No Teaser Tuesday this week. Sorry, Ashleys. Hopefully next week.
Lately I've been feeling contemplative. I have sensed a difference in the direction my blog posts have taken recently. I've noticed that it works like that for me. Instead of daily mood changes, I go in spurts that can last months. When Twilight hit theaters last fall, it was almost impossible to blog about anything that wasn't Twilight-related. Then, last summer, when Bill was working and I was alone at night I was very dark and depressing and it was hard to do fun, happy posts. Anyway, my point is, lately I've been contemplative. Things seem to be happening in my life that put me in a state of awe and wonder and I can't seem to stop thinking about life in general and how it is constantly changing. I know....deep.
So, my baby girl recently turned eight, the age of accountability. I'm about to turn thirty, as I mentioned yesterday, the age of the "grown-ups." Payson is almost six, which is like, a kid. Where did my baby go?
It's like the Perfect Storm. With these three milestone ages all hitting around the same time, suddenly we're dealing with very grown-up things and I feel like I've wandered unknowingly into another dimension. First came this conversation last week. Then, yesterday, two conversations took place that rocked my world. First, that same little curious boy asked me how his newest baby cousin "came out." Although I had little hope that I'd get away with it, I answered that "the doctor took it out." But my almost six year old has reached the age where vague, non-answers aren't cutting it, and he needed to know not only exactly how the doctor took it out, but where it came out of. After his questions last week, and now grilling me about this, I knew it was time for real answers, although I never would have guessed in a million years I'd be having this conversation with my five year old boy, before my 8 year old girl. But he is asking a lot more questions than she is. So...I had to tell him, and believe me, hearing the words come out of my own mouth was very, very strange. But the look on his face was priceless.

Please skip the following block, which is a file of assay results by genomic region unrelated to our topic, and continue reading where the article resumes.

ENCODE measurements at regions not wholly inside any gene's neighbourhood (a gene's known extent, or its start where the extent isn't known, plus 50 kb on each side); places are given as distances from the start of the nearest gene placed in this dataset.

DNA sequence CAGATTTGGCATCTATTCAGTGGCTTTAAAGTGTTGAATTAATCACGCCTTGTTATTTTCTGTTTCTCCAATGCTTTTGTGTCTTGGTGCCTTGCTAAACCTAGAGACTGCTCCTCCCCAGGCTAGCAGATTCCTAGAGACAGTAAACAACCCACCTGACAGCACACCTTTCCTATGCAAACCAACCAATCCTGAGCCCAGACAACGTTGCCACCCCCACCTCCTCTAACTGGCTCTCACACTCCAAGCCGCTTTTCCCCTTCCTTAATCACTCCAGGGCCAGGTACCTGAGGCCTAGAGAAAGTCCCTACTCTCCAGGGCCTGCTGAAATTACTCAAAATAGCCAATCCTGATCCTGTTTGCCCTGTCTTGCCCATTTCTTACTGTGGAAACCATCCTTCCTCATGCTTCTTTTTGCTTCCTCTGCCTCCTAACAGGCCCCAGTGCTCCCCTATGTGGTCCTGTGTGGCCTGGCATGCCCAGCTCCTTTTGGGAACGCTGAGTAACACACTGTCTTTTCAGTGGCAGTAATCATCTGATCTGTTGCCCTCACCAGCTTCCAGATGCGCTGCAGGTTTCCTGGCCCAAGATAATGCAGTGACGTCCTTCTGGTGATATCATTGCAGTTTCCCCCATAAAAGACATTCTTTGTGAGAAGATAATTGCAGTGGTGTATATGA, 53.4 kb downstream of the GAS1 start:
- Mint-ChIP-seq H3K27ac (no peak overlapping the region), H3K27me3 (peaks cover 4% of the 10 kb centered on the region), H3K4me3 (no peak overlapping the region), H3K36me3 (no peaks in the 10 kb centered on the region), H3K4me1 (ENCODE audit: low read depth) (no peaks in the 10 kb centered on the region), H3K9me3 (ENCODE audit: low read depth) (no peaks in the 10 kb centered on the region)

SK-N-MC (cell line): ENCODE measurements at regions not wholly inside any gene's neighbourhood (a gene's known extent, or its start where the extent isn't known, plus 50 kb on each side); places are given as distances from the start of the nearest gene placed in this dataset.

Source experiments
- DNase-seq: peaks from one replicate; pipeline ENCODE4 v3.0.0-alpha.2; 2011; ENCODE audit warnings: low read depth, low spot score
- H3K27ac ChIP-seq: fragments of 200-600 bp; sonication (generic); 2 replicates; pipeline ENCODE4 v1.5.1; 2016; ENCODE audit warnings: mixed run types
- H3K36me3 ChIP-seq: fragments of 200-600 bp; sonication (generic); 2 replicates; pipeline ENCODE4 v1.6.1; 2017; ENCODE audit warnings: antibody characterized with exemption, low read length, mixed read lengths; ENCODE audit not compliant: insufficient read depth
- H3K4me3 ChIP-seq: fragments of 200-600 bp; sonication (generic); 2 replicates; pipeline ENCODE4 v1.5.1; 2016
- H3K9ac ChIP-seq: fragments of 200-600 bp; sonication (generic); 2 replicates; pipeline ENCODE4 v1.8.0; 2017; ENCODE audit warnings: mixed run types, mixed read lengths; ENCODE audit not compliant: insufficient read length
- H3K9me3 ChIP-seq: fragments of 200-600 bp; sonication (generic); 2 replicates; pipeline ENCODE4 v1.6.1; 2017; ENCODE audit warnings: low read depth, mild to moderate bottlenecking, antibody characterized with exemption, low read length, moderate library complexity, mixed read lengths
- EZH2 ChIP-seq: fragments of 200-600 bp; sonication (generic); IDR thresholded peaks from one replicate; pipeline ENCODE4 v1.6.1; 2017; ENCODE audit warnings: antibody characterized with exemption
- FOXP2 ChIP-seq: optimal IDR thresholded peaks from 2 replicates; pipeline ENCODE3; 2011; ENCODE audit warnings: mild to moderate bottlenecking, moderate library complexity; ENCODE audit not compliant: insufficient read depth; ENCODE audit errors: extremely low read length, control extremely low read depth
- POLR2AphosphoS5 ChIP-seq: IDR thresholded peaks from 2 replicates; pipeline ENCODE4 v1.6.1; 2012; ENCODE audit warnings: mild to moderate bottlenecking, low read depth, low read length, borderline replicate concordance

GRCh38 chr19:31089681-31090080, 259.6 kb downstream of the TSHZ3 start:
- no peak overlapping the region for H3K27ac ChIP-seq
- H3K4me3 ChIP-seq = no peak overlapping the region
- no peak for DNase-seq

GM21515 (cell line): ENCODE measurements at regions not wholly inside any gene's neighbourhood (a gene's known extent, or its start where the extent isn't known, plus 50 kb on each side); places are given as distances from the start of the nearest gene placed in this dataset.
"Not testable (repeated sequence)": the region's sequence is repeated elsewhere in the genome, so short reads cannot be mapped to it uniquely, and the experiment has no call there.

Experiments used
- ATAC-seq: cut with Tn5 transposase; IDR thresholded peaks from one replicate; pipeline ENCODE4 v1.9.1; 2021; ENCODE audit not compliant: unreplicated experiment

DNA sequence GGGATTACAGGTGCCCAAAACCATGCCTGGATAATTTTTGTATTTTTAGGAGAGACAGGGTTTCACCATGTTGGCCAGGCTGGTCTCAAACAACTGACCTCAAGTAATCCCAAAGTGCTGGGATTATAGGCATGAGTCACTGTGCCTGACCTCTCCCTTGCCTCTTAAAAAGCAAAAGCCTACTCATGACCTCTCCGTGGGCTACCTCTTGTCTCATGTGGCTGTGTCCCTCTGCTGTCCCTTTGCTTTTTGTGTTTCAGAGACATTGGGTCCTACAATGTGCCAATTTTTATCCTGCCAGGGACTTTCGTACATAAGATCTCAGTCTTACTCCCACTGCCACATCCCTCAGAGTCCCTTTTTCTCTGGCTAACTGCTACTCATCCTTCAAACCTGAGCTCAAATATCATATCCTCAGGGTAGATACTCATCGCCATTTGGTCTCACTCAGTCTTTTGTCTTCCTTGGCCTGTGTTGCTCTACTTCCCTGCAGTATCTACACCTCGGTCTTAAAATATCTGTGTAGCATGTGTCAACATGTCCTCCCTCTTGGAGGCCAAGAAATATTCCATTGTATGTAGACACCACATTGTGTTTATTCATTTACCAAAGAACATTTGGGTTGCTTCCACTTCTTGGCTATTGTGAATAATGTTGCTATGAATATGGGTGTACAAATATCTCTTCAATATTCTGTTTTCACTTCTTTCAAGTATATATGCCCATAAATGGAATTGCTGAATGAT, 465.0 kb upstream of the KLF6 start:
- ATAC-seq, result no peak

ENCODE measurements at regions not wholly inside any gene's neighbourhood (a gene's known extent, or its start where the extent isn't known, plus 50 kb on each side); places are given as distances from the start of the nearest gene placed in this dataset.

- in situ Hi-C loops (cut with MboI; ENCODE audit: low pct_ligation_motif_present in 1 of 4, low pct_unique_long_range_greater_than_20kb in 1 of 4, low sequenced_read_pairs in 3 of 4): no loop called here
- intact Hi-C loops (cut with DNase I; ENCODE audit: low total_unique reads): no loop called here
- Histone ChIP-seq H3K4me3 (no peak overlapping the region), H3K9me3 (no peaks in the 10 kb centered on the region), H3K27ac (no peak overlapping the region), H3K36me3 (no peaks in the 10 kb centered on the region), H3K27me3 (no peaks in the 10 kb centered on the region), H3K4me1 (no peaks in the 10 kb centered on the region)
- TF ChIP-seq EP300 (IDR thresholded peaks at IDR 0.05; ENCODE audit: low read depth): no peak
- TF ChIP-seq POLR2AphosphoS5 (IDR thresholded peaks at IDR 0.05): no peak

Then, Macy came home from school and asked the second worst question for a parent to hear: "Is Santa Clause really real?" Boy, was I not expecting that one. She said that a lot of kids at school don't think he's real and she just really wanted to know the real truth. That last part got me. I knew I had to tell her. I can never deny my children the truth if they genuinely ask for it. If I thought she was asking with the hopes of being told what she wanted to hear, I might have tried to keep it going, but the way she worded it, I knew she wanted the truth, even if it hurt her. There were littler ears around at the time so I told her we'd talk about it later (which probably could have been her first clue to the answer she would get, but I guess an 8 year old doesn't pick up on things like that). She asked twice more after that, more proof she was ready to know the truth. When I put her to bed, she asked again, and I called her dad in (she may have started to suspect at this point) and told him she wanted the truth, and he gave me the signal that he agreed she deserved it, so we told her. She laughed. Laughed. I have dreaded this moment her whole life, not because I would be robbed of that magic at Christmastime but that she would be broken-hearted and feel betrayed and question her trust in us. And when the time came, she laughed. "It makes me laugh to think that people still believe it when it's not true," she said. Uh....like you, 30 seconds ago? But I was sooooo relieved and proceeded to tell her about the Tooth Fairy and Easter Bunny as well. She laughed some more, especially at the thought of me and Daddy tiptoeing into her room at night and trying to wedge our hands under her pillow. I could tell she felt very grown up at knowing the "secret" and excited to help keep it for her little brother. It was actually a very bonding moment between us.
Soon (very soon, I am guessing) I'll be buying her her first bra and actually having to explain what the "special hug" is. (Which, btw, is a complete joke, we don't really call it that.) And having to tell Payson that there are nicer ways to show a girl you like her than by punching her. It's all just happening so fast. Too fast. It's so true what they say about raising kids: Don't blink, or you'll miss it.